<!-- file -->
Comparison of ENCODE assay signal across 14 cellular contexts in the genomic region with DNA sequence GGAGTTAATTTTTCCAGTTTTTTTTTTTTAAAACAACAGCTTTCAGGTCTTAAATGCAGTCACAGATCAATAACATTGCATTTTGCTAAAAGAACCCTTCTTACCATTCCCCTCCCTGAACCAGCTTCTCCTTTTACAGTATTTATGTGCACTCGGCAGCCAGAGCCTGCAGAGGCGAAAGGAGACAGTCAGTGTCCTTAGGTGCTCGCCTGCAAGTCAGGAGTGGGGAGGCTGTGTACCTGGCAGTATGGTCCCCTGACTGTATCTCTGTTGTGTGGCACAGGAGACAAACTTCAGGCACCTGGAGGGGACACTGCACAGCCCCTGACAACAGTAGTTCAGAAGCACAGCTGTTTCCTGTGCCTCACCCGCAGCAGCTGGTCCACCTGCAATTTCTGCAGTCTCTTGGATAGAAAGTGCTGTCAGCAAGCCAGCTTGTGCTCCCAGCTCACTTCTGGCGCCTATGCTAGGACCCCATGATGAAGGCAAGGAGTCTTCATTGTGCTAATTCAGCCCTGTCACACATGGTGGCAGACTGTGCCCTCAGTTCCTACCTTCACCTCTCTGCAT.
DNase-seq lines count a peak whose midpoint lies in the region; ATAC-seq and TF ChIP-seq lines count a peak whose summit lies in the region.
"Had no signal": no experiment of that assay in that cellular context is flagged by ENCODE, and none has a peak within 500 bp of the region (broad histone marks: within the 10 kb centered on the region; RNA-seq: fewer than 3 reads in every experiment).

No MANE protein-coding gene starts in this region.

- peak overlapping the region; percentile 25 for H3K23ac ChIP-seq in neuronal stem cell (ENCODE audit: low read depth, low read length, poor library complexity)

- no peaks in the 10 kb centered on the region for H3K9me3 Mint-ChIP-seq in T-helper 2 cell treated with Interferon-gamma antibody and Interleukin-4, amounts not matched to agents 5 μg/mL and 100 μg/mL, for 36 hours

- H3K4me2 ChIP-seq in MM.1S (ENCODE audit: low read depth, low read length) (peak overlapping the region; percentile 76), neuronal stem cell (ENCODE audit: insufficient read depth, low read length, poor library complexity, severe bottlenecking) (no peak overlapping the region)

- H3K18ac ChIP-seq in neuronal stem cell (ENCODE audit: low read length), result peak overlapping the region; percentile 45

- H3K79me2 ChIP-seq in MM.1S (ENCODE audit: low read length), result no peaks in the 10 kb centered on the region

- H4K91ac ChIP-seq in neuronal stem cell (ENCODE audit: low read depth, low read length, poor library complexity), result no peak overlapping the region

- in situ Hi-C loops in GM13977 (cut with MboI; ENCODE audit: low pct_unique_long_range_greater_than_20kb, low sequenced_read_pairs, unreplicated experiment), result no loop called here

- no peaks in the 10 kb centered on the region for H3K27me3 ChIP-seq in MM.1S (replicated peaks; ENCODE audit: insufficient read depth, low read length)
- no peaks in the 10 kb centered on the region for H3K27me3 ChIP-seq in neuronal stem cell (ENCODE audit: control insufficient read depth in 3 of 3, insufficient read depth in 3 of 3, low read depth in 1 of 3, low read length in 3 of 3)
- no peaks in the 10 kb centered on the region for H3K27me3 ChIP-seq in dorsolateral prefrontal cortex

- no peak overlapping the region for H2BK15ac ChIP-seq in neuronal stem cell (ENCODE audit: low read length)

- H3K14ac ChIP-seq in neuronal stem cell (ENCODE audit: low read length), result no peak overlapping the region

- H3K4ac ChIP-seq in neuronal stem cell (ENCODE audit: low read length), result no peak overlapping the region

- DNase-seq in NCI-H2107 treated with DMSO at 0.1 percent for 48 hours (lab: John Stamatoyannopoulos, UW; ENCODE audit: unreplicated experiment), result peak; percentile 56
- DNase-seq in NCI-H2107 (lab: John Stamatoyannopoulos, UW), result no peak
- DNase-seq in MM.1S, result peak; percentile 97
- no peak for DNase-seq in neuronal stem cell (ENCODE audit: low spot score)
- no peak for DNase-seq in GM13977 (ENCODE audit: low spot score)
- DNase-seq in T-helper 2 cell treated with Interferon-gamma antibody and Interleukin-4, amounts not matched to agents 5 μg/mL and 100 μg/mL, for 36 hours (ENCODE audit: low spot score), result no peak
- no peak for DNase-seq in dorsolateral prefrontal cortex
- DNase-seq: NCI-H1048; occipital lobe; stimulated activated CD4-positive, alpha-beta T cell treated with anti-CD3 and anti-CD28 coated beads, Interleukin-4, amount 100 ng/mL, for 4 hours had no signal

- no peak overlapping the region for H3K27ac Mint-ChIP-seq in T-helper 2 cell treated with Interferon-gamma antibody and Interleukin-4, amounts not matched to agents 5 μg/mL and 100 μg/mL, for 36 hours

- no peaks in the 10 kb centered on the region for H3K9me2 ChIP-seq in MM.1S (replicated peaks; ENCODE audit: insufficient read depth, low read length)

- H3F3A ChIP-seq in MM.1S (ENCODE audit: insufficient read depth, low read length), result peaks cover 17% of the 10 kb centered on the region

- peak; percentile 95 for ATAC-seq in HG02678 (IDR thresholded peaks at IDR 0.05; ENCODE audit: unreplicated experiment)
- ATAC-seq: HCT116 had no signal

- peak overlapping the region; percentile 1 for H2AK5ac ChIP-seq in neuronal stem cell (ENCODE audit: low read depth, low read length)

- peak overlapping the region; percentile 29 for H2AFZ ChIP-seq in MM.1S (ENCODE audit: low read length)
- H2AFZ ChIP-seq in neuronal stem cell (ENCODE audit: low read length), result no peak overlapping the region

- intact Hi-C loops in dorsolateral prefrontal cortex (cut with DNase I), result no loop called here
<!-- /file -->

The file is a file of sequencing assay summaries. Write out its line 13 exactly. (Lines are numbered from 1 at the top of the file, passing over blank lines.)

- no peaks in the 10 kb centered on the region for H3K27me3 ChIP-seq in neuronal stem cell (ENCODE audit: control insufficient read depth in 3 of 3, insufficient read depth in 3 of 3, low read depth in 1 of 3, low read length in 3 of 3)